JP Morgan: "Fiscal Policy Will Cut Our 2.7% 2012 GDP Forecast To Sub 1%"

Tyler Durden's picture

Sorry Hatzius, you snooze you lose. Your position as the most anticipatory, if far-less than credible (courtesy of your horrible December 2010 call) econo-forecaster on Wall Street has just been relinquished to JPMorgan's Michael Feroli who has been eating your breakfast for the past two quarters. Feroli, who yesterday warned that NFP could come in well short of the firm's forecast 45,000 on Friday (to be followed by his colleague telling Bloomberg TV a negative print is quite possible), has just fired the first shot not at merely 2011 GDP, but 2012. As a reminder, Jamie Dimon's firm had previously expected a 2.7% rate of economic growth next year. Well, it may be time to cut that to sub-1%! Quote Feroli: "All in all, by our estimates federal fiscal policy will subtract around 1-3/4%-points from GDP growth next year. Given that GDP growth has been 1.6% over the past four quarters when fiscal policy has been much less of a drag, this doesn't bode well for next year. There are elements of uncertainty in our 1-3/4%-point drag estimate, and the largest such uncertainty is probably political, as some measure could get extended. Respecting that uncertainty, it does appear that fiscal policy poses a downside challenge to our projection for 2.7% GDP growth in 2012." That's right: Jamie Dimon is right now on the phone with Bernanke screaming at the bald Princeton historian that his chief economist anticipates sub 1% GDP in 2012 unless the Fed starts printing. And printing it shall start. Remember: FOMC - August 9. Set your calendars.

Full note:

Subsequent to yesterday's short note on the debt deal we have since received the CBO's score of the budget package. That deal cut future deficits through two avenues: already-decided caps on discretionary outlays, and yet-to-be-determined spending cuts and revenue increases recommended by the yet-to-be-formed Select Committee on Deficit Reduction. The CBO only scored the first of these two measures. As far as near-term implications, CBO foresees in 2012 a $21 billion reduction in outlays relative to the March baseline. Assuming an output multiplier of 1.0 -- which would be at the low end of the range of econometric estimates -- this implies about 0.14%-point less GDP growth next year.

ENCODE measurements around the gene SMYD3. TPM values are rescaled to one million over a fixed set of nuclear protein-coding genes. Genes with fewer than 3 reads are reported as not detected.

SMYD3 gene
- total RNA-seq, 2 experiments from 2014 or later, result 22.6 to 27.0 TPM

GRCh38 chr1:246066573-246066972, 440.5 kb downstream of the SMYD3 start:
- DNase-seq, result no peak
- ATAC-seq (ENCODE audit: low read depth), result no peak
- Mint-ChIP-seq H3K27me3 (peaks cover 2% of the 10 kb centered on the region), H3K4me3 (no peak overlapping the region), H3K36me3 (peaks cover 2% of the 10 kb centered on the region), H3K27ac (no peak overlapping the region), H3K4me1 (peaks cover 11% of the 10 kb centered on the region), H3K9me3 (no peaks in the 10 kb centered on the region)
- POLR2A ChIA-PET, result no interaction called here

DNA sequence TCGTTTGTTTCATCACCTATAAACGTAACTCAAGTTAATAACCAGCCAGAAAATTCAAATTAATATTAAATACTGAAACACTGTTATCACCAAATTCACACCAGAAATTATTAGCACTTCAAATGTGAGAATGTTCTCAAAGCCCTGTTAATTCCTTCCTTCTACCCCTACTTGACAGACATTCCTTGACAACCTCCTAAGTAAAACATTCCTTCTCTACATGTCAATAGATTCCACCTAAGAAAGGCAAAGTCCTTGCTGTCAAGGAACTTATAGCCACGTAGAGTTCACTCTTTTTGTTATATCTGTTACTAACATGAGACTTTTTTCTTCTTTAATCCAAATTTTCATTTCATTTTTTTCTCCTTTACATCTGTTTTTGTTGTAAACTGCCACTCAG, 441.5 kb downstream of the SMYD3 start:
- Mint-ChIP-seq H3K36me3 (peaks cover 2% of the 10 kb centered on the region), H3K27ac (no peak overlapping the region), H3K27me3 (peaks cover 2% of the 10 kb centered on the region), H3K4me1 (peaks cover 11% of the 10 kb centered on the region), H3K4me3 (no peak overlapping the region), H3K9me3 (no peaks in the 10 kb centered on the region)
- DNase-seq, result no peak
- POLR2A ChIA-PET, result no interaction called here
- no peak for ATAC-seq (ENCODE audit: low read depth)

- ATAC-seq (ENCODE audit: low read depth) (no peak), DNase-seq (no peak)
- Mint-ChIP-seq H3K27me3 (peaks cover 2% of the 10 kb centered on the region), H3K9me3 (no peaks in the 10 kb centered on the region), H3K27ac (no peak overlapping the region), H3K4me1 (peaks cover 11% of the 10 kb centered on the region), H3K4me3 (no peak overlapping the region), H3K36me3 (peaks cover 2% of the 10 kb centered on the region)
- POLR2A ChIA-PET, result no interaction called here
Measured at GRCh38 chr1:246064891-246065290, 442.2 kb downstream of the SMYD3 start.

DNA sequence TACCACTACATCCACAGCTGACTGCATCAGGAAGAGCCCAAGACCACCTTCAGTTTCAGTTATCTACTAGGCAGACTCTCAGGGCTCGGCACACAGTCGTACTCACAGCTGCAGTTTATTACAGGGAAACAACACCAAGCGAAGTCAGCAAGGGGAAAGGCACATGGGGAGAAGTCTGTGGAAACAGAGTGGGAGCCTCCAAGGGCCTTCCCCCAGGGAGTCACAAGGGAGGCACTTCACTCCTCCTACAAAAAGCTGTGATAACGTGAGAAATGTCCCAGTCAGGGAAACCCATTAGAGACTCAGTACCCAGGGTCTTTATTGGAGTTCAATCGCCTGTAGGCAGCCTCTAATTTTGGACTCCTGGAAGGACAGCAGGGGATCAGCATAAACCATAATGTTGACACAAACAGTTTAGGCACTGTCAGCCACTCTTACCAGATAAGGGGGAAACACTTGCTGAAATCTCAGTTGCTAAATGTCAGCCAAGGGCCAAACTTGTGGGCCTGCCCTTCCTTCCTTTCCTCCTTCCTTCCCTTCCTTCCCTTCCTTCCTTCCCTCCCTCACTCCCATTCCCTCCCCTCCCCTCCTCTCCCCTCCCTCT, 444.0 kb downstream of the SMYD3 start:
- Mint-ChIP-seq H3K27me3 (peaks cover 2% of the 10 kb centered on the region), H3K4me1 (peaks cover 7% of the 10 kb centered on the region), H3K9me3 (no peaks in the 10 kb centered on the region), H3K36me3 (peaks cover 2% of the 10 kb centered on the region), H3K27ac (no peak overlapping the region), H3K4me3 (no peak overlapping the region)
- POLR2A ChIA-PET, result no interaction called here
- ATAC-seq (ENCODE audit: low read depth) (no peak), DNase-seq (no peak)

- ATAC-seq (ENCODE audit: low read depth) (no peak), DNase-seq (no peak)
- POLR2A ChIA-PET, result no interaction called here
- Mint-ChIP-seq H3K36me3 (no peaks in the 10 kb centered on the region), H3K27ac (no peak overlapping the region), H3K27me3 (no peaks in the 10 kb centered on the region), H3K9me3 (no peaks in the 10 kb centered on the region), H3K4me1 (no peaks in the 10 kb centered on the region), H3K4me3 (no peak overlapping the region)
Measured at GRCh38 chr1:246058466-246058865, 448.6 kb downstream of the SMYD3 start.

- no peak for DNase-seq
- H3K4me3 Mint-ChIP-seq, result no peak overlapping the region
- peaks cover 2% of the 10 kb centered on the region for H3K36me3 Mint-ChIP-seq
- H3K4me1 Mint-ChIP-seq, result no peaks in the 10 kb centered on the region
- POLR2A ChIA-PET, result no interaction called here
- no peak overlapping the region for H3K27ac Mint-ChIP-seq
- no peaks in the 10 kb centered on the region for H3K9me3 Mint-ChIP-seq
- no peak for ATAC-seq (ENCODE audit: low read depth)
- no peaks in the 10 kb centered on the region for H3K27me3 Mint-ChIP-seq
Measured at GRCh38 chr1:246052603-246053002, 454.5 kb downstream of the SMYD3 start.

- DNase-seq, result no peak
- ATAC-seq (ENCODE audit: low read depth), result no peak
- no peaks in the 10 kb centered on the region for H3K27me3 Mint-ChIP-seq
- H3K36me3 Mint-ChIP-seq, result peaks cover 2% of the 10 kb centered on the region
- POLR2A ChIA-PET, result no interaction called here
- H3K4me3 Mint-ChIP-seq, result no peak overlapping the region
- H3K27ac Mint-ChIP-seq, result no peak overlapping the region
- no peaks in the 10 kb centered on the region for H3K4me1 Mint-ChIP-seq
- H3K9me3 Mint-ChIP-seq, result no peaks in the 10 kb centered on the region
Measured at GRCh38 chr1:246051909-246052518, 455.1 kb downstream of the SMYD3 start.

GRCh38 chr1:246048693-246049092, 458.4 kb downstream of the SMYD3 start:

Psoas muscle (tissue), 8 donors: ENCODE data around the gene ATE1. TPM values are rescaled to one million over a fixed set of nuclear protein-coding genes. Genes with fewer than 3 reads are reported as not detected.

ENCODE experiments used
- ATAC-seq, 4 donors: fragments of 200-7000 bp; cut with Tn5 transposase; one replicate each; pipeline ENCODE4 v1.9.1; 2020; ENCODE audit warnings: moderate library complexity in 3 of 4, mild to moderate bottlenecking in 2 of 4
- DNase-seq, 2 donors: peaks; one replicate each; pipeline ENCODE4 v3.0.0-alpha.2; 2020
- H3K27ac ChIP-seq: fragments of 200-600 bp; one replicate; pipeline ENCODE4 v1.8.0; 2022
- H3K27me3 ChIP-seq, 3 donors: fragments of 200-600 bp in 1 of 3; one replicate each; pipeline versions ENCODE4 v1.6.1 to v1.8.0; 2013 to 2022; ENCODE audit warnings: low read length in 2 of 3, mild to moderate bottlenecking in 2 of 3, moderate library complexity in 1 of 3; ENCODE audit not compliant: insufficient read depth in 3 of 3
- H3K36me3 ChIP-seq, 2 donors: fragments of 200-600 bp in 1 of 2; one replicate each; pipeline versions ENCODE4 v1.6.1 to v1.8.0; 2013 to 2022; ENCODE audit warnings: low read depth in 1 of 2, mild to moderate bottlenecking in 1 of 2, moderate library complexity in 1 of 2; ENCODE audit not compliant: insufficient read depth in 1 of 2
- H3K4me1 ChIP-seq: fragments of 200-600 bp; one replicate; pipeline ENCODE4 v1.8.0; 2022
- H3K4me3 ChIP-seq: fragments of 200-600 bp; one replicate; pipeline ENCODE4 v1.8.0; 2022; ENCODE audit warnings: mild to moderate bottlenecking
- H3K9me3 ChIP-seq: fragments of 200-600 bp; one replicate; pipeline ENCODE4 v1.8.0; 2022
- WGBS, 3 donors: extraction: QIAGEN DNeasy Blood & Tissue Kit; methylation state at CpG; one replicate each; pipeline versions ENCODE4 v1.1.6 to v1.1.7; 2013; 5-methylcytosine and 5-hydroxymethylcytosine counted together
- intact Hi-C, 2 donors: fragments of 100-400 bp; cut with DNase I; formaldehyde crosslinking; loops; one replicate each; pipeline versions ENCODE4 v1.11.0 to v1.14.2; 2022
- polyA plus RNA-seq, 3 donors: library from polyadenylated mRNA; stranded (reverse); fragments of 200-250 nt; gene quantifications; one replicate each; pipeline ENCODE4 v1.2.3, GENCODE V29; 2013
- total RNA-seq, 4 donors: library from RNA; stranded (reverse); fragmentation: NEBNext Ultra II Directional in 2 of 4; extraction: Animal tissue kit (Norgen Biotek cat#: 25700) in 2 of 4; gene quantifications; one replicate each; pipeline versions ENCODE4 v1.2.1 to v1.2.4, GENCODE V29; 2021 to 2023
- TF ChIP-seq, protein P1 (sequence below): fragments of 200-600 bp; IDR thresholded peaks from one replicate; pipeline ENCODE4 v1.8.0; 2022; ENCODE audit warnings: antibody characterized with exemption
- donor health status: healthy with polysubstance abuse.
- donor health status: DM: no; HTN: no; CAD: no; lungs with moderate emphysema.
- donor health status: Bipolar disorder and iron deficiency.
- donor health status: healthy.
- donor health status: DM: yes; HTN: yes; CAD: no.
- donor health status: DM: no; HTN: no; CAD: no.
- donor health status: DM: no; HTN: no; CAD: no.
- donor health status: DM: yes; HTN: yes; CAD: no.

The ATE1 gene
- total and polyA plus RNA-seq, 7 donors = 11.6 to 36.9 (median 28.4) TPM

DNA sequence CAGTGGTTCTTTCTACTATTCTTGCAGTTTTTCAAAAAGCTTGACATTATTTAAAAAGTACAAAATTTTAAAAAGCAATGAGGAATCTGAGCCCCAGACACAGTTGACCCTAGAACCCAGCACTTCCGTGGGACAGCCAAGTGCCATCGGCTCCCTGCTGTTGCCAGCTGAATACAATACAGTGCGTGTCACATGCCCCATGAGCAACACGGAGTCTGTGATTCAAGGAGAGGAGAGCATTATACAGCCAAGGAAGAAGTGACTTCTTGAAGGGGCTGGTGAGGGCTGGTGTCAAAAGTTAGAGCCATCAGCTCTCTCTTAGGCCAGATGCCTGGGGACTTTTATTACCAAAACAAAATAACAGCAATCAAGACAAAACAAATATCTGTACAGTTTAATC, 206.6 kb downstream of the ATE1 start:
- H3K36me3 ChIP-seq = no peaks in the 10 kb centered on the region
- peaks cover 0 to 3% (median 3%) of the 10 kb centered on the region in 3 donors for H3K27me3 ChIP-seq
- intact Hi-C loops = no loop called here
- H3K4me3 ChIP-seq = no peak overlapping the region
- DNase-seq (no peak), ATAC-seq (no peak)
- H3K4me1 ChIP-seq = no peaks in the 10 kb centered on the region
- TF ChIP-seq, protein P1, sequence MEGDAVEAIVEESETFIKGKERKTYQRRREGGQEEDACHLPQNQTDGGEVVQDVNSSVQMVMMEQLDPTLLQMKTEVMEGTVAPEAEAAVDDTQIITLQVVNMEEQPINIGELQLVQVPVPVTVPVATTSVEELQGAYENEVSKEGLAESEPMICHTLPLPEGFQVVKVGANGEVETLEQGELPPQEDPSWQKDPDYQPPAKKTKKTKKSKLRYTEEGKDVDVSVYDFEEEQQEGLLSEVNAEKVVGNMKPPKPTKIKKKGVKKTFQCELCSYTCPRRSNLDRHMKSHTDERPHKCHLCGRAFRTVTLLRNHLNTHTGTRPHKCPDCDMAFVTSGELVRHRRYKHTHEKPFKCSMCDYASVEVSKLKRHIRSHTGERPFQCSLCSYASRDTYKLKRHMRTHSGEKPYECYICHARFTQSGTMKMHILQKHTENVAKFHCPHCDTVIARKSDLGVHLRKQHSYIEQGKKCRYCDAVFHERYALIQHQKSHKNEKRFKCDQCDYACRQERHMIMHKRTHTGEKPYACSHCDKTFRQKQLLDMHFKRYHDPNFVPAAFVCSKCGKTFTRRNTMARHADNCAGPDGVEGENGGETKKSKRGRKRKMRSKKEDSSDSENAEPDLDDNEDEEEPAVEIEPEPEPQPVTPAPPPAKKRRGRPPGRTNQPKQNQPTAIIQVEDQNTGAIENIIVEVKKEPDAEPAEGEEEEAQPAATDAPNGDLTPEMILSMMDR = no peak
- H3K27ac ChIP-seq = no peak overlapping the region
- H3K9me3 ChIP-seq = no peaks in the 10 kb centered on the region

Regarding the cuts that CBO didn't score, one of two things can happen: either the Committee successfully finds $1.5 trillion in deficit savings over ten years, or they are unsuccessful and sequestration automatically reduces spending by $1.2 trillion evenly over ten years beginning next October, with the onset of fiscal year 2013. In the former case, if we assume the cuts ramp up slowly, as is the case with the discretionary caps, then this might add about another $20 billion of fiscal tightening in the coming year. If the latter, we would also see spending decline by a similar amount, though all back-loaded in the last quarter of 2012. As such, regardless of how the Committee fares, it appears that a first rough estimate is that the total tightening implied by the recent legislation would subtract about 0.3%-point from GDP growth next year.

 

This drag may appear fairly small, but it is on top of the substantial tightening that was already in place prior to the passage of the debt deal. Most of that fiscal tightening comes about through the automatic expiration of temporary stimulus measures. The table below details those measures, the largest of which is the one-year 2%-point payroll tax holiday, which expires next January. Other large programs that are scheduled to expire or phase out are emergency unemployment benefits, accelerated depreciation, increased transfers to the states, and much of the remaining spending associated with the 2009 Recovery Act. All in all, by our estimates federal fiscal policy will subtract around 1-3/4%-points from GDP growth next year. Given that GDP growth has been 1.6% over the past four quarters when fiscal policy has been much less of a drag, this doesn't bode well for next year. There are elements of uncertainty in our 1-3/4%-point drag estimate, and the largest such uncertainty is probably political, as some measure could get extended. Respecting that uncertainty, it does appear that fiscal policy poses a downside challenge to our projection for 2.7% GDP growth in 2012.